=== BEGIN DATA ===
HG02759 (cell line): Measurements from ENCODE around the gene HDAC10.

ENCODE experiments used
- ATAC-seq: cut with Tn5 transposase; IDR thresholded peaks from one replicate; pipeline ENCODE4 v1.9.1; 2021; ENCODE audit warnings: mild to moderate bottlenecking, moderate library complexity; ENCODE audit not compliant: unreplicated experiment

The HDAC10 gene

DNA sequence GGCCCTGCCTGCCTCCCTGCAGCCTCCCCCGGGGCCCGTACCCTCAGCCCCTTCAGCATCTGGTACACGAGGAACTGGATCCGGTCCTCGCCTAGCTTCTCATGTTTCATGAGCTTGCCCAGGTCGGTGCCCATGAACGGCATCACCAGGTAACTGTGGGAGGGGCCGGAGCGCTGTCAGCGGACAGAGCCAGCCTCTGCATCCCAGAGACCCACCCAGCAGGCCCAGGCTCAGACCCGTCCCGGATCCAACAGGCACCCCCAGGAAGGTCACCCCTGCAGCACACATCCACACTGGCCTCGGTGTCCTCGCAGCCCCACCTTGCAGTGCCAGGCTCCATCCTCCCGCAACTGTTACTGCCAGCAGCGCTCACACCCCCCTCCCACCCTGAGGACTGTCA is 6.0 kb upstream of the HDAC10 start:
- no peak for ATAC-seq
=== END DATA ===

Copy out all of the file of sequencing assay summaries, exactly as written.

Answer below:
HG02759 (cell line): Measurements from ENCODE around the gene HDAC10.

ENCODE experiments used
- ATAC-seq: cut with Tn5 transposase; IDR thresholded peaks from one replicate; pipeline ENCODE4 v1.9.1; 2021; ENCODE audit warnings: mild to moderate bottlenecking, moderate library complexity; ENCODE audit not compliant: unreplicated experiment

The HDAC10 gene

DNA sequence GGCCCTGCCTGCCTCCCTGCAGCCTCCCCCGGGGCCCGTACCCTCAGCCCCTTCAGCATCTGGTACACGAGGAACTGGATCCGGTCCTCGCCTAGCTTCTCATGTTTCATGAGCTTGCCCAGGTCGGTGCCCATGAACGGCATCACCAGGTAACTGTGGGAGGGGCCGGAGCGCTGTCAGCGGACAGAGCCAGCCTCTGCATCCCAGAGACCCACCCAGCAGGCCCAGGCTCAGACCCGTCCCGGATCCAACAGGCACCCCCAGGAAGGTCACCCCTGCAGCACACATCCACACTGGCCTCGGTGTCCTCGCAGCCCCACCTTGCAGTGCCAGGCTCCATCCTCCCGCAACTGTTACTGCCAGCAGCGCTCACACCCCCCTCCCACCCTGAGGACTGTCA is 6.0 kb upstream of the HDAC10 start:
- no peak for ATAC-seq